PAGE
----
“The Hospital That Heals The Earth” is a two-part series on the intersection of sustainability innovation and healthcare at Fletcher Allen Health Care in Burlington, Vermont. Part 1 of the series was originally published on August 2.
When Diane Imrie Fletcher Allen’s director of nutritional services contacted Vermont beef rancher Mark Boyden about procuring all of the hospital’s beef from Boyden Farm Natural Beef, the fourth generation family farmer was immediately skeptical.
“Local has become so trendy,” Diane recalled. “I don’t think he believed we were committed to being a longtime customer. But now I think the community [in the Burlington, VT region] really understands the depth of what we are tying to achieve with our local, seasonal and sustainable sourcing strategy.
100% of the beef Fletcher Allen now serves in its cafeterias not only comes from the state of Vermont, but is also free of hormones and non-therapeutic antibiotics. Diane explained to the Chicago Tribune in July that Fletcher Allen was determined to serve antibiotic-free animal proteins in its food service areas to help mitigate the risk of drug-resistant pathogens that can cause grave and expensive infections in a hospital. But wasn’t the cost prohibitive for a non-profit hospital to buy 100% local, grass-fed, natural beef?
“In year two when we reached 100% local beef, the total spike in cost was essentially equal to inflation,” Diane explained.
Beginning on September 20, Fletcher Allen will host “Healthy Food in Health Care Leader Workshop”, a three-day summit where the hospital will share local sourcing best practices with healthcare professionals from across the United States. Funding for the event, which will include author Bill McKibben as a speaker, has been provided by the CDC. The CDC awarded the Center for Nutrition and Healthy Food Systems at Fletcher Allen with a grant specifically to help other US healthcare providers with local and healthy sourcing. Combining the principles of sustainability with a preventive nutrition strategy is the overarching theme of the workshop. So how has Fletcher Allen been able to make this synergy work?
Fletcher Allen’s decision to find a local source for antibiotic and hormone-free beef was part of a broader three-year local and healthy food sourcing plan that the hospital embarked on in 2006. The nutrition team, led by Diane, adopted the Mediterranean Guidelines in 2004 and then set out to find and negotiate local food sources that supported the nutritional standards of the guidelines, as well to locate suppliers that aligned with the hospital’s goals in environmental performance. Fletcher Allen, Vermont’s second-largest employer with over 7,000 employees, was determined to reduce the carbon intensity of its operation to squeeze out cost savings, but also to find a way to reduce the delivery miles associated with its food procurement decisions.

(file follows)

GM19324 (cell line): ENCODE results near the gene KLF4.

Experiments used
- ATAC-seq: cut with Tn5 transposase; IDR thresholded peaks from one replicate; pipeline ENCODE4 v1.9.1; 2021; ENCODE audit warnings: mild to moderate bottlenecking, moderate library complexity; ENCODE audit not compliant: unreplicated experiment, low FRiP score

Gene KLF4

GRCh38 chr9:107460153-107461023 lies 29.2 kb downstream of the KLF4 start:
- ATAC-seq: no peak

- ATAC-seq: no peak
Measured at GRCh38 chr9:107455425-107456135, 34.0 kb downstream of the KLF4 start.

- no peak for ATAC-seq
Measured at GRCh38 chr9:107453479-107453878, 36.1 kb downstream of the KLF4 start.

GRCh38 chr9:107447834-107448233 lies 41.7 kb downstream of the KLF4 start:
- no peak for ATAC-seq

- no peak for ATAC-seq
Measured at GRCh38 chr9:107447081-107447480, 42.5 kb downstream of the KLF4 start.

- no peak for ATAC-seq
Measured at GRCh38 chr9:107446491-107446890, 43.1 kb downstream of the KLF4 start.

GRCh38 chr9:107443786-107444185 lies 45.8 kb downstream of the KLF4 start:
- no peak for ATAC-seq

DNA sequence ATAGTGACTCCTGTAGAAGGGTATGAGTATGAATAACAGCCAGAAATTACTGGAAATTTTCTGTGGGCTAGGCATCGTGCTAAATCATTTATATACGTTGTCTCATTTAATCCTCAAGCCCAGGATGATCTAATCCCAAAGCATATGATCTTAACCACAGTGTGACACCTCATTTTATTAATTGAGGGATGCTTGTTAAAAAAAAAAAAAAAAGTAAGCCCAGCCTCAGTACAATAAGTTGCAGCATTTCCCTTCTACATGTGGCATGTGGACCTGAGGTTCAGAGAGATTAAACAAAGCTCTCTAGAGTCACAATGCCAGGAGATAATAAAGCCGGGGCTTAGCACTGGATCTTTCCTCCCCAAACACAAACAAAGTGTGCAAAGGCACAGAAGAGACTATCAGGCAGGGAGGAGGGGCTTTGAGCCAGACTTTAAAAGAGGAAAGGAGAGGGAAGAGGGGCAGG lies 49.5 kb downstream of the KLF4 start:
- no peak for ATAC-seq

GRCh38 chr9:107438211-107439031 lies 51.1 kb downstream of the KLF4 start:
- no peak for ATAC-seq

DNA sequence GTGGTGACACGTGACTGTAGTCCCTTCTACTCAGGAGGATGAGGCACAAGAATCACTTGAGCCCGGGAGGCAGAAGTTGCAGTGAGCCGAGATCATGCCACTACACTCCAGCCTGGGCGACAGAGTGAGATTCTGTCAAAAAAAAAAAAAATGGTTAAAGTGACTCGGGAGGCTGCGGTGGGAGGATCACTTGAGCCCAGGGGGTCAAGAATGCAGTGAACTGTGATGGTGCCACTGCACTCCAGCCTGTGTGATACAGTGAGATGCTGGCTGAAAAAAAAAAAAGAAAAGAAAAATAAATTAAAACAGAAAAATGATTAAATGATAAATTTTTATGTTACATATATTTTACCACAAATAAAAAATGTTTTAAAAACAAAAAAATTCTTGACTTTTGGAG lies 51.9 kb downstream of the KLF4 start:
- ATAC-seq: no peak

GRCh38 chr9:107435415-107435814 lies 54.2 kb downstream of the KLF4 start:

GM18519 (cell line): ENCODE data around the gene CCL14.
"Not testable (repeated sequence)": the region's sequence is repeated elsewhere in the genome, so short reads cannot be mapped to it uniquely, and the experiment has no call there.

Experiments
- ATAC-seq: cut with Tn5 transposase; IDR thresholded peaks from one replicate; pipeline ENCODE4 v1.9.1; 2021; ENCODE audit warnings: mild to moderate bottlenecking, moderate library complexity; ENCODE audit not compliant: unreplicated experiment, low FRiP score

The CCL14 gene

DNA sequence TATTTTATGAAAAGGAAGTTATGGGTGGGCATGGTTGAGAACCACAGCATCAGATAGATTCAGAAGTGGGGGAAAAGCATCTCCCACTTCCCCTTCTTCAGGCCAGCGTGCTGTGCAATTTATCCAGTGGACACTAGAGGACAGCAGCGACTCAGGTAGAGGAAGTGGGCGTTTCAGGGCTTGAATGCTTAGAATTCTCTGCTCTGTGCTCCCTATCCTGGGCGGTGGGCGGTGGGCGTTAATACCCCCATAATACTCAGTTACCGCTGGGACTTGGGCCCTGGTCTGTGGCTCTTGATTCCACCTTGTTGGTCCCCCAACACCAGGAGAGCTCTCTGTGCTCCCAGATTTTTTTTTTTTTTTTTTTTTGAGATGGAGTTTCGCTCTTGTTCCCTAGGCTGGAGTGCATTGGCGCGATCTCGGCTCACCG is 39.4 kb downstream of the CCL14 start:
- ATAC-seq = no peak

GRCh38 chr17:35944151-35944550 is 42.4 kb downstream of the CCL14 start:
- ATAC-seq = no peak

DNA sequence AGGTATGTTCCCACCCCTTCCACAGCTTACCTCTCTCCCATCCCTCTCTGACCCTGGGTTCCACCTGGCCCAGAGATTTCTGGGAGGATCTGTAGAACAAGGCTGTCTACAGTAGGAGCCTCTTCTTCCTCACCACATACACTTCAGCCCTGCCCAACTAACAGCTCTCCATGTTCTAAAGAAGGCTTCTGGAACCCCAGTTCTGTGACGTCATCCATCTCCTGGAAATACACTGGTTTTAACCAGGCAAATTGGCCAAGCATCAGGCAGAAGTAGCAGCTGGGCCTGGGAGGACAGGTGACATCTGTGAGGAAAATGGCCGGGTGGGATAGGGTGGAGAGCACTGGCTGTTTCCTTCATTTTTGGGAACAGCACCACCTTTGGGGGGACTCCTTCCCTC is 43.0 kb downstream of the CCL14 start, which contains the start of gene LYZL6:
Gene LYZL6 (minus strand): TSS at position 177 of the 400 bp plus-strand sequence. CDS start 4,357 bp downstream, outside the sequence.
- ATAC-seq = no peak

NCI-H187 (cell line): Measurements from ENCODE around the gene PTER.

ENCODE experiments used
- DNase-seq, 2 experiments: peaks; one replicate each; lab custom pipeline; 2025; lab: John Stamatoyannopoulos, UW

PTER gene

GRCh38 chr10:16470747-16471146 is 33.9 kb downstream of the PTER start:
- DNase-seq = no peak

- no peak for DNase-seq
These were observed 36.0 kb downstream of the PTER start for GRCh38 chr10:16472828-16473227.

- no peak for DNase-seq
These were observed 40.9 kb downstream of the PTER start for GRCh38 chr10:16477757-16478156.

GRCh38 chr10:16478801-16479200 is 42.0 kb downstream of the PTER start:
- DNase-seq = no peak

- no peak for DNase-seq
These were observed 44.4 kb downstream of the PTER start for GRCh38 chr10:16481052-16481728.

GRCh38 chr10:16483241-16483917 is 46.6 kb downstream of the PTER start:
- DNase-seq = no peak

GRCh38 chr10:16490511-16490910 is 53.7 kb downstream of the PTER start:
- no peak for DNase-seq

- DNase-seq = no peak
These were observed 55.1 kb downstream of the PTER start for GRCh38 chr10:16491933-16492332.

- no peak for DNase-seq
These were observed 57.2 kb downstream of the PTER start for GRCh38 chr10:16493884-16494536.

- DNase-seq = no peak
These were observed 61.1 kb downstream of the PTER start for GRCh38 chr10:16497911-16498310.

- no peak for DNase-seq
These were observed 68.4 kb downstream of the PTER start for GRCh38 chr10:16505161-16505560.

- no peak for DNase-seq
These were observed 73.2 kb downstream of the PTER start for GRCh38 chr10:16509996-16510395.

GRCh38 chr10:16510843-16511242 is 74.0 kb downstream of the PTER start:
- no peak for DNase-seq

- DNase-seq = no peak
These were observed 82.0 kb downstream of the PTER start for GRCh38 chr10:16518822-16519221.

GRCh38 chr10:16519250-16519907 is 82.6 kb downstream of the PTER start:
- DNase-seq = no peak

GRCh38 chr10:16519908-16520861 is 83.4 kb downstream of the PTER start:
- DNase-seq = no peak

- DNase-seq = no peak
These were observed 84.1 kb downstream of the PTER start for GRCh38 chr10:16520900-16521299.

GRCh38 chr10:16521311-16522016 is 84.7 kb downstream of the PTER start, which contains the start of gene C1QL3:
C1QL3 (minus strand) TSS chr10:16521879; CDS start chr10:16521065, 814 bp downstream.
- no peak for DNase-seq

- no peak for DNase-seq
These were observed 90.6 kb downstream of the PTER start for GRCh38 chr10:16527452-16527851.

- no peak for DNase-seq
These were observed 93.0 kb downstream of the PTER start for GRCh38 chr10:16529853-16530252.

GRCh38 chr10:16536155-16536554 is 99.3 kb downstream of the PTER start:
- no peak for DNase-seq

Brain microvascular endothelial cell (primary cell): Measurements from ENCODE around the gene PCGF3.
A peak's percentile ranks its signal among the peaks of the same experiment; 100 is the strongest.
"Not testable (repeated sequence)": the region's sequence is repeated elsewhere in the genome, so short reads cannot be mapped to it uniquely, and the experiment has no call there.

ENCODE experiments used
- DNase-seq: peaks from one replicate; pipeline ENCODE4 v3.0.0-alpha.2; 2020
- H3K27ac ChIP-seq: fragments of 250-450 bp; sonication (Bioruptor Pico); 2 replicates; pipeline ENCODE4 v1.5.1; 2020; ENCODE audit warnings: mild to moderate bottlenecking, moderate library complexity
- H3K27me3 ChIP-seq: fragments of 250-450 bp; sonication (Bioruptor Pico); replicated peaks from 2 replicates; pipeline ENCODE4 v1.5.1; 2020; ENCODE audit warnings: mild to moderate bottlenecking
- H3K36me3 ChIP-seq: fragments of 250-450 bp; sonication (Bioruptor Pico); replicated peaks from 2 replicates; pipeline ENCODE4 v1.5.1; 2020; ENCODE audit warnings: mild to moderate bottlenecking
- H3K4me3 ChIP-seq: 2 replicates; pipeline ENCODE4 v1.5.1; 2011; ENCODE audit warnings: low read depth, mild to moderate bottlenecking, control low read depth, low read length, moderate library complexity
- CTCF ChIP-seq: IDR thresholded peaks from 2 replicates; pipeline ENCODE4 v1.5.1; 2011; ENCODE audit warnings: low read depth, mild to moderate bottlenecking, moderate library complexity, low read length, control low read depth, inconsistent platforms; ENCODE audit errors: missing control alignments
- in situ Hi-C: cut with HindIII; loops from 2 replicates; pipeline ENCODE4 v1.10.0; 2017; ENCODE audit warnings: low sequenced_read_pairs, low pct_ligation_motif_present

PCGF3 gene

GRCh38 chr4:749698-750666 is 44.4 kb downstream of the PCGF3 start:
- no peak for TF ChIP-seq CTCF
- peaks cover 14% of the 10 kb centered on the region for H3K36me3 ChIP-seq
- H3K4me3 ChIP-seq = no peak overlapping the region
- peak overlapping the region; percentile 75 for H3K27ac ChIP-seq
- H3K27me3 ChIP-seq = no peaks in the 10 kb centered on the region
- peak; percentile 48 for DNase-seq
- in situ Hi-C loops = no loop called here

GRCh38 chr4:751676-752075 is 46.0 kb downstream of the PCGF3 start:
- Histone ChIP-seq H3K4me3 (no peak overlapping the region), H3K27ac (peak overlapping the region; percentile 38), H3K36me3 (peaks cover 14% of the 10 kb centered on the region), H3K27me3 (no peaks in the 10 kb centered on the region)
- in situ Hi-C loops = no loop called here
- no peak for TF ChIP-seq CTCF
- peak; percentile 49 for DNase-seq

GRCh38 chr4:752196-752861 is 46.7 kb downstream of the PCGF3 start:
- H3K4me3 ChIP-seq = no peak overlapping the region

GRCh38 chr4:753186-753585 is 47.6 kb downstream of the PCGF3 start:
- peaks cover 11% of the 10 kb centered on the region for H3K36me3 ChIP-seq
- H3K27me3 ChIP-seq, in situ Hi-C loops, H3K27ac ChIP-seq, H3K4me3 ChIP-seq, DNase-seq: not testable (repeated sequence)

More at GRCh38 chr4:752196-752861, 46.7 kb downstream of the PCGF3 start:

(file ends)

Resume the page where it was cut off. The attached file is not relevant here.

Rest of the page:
A major first step to adopting a holistic food strategy at Fletcher Allen was the adoption of Healthcare Without Harm’s Food and Healthcare pledge, which establishes the link between sustainable food systems and improved public health. But while NGOs like Healthcare Without Harm can provide vital roadmaps for healthcare institutions to create a sustainable sourcing platform, the results must be driven by a passionate, dogged and persistance team of people. And most importantly, the essence of sustainable food sourcing is that it still must deliver superb quality products at competitive prices consistently.
While locavores may capture some extra utility by purchasing a half pint of pesticide-free Michigan raspberries for $7.00 (as I did last weekend at Chicago’s Wicker Park farmer’s market), this does not ensure a stable supply of products demanded by the high volume food service operations. So, how does local sourcing for a large hospital go beyond virtue?
Simply put: hard work and fastidious negotiating with suppliers — skillsets that food procurement professionals must have anyway to be successful.
In addition to beef, Fletcher Allen now sources local chicken, pork and eggs that comply with its pledge of serving meals without antibiotics or hormones. The team spent six months establishing its own guidelines for purchasing seafood by researching third party sustainability certifications — such as the Monterrey Bay Aquarium and the Blue Ocean Institute — and examining the delivery miles associated with some of the desired species such as salmon. Fish sourced from sustainable fisheries but processed in China do not make the cut.
The hospital has even begun to optimize the leverage of its purchase power by asking local growers to test growing new products that match with the hospital’s menu planning to keep more of the year-round produce spend in Vermont. Some recent experiments have included carrots, potatoes and berries with root vegetables in the pipeline.
As Fletcher Allen continues its objective of becoming the greenest healthcare facility in the US, there is much the healthcare industry can learn from the non-profit’s determined approach to ensuring the holistic care of its community.
I should note that in all of my conversations with Fletcher Allen staff, I was often reminded that while the hospital was determined to become the country’s greenest, this was a claim it didn’t necessarily need to make or have verified.
No. Fletcher Allen has simply discovered that not only does hospital food not have to conjure horrific images of jello molds that could only prolong convalescent periods, the sustainability of our nation’s flawed, if we could use a womb music heartbeat monitor on the earth, the music would be very sad, but burgeoning healthcare market is achievable. Preventive healthcare can indeed combine the principles of local and sustainable food systems. If we ever are going to begin to chip away at 27% obesity or declining agricultural diversity, healthcare and the sustainability field need one another.